More from the Lemley family of California, in answer to an earlier question I posted:
My youngest daughter (5) plays soccer, and my oldest (8) doesn’t. (My oldest is more of a bookworm.) My youngest played her first year last year, liked it, and she’s going to play again next year. (The leagues play in the fall.) It’s pretty low-key, like “here’s the ball, and you go this way … not that way, this way.” She has fun with it, and we play in the backyard from time to time. The hope for her, and most girls her age, is that they have fun with the game and keep playing for as long as possible.
What this little report illustrates is why “soccer” has done so well. It’s simple. You just need a ball and a willingness to have fun kicking it this way and that. This is not a capital intensive game. You can practice it anywhere, and wear just about anything while you’re doing it. Hence the legendary successes that can be achieved by countries who are failing at virtually everything else. Argentina’s economy is a global embarrassment just now, yet they are among the favourites to win the World Cup. And hence football’s capacity to spread. “Soccer” is catching on in the USA, even as the more unwieldy and expensive “American” version of football (which is more like our rugby) fails to ignite over here or in mainland Europe, except as a way to entertain US expats.
By the way, the USA ladies team are the world champions, no less. (I heard a Channel Five commentator on US baseball mention this last night.) And in general, it seems that, like Russ’s daughter, most of the Americans who get interested in soccer get interested in playing soccer. Over here “football fever” has tended to mean millions of couch potatoes or travelling fans who merely watch soccer, a numerical fact reflected in the TV adverts which have in recent years become sodden with a truly depressing worship of football fandom. Hurrah, say these adverts, for the “real” fans, who waste their entire lives getting worked up about the results of games in which they do not play, and who might on the basis of this mania be persuaded to buy this or that beer or snackfood and thus sink even further into bloated immobility. Now I like to watch football myself, but please don’t tell me that this is the most profound thing I do. Happily it seems that my sense of being insulted and patronised rather than befriended by these adverts may be quite widely shared, and that this era of British football watching emotional excess may be fading. Most of the adverts in this genre that I most hate were actually on TV a few years ago rather than right now, and meanwhile “ITV Digital” has discovered that there are limits after all to the televised football appetites of Britain. But how much more pleasing it would be if “football fever” meant Britain’s football clubs each having a dozen amateur and youth teams playing every weekend.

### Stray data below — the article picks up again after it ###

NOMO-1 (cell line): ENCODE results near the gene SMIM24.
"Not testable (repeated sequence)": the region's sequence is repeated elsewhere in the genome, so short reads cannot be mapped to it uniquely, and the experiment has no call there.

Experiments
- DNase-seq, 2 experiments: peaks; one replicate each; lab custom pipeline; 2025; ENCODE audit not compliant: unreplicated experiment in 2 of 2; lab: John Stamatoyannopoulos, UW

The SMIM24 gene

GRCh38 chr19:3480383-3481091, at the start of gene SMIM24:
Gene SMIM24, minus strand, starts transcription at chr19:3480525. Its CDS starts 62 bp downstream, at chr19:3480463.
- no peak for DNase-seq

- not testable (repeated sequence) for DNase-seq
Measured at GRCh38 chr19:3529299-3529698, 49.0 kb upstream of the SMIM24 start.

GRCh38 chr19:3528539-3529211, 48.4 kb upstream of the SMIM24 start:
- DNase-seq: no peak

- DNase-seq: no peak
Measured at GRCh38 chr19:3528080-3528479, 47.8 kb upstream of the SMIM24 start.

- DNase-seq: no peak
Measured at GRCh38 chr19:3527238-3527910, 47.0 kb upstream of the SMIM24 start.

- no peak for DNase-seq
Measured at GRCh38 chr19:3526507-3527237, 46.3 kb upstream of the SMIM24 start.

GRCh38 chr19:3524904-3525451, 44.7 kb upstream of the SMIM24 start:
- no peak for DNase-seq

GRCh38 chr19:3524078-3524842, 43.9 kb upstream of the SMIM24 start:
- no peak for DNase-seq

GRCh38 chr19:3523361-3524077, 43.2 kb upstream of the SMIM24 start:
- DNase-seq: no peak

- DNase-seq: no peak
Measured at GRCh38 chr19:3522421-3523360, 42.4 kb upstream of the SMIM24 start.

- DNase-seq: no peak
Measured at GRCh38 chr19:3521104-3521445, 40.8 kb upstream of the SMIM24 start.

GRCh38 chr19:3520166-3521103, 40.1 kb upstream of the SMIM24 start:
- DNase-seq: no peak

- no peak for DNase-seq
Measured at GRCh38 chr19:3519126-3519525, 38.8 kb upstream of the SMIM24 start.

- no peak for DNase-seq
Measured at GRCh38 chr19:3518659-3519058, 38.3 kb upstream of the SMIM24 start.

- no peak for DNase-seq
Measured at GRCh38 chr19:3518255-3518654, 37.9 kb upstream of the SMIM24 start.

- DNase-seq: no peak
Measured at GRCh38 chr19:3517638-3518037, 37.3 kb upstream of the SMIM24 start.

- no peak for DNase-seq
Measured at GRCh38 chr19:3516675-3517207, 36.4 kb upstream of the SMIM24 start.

What’s the betting that some time during the next two decades the USA wins the World Cup? And what’s the betting that when they do, most of the USA hardly notices?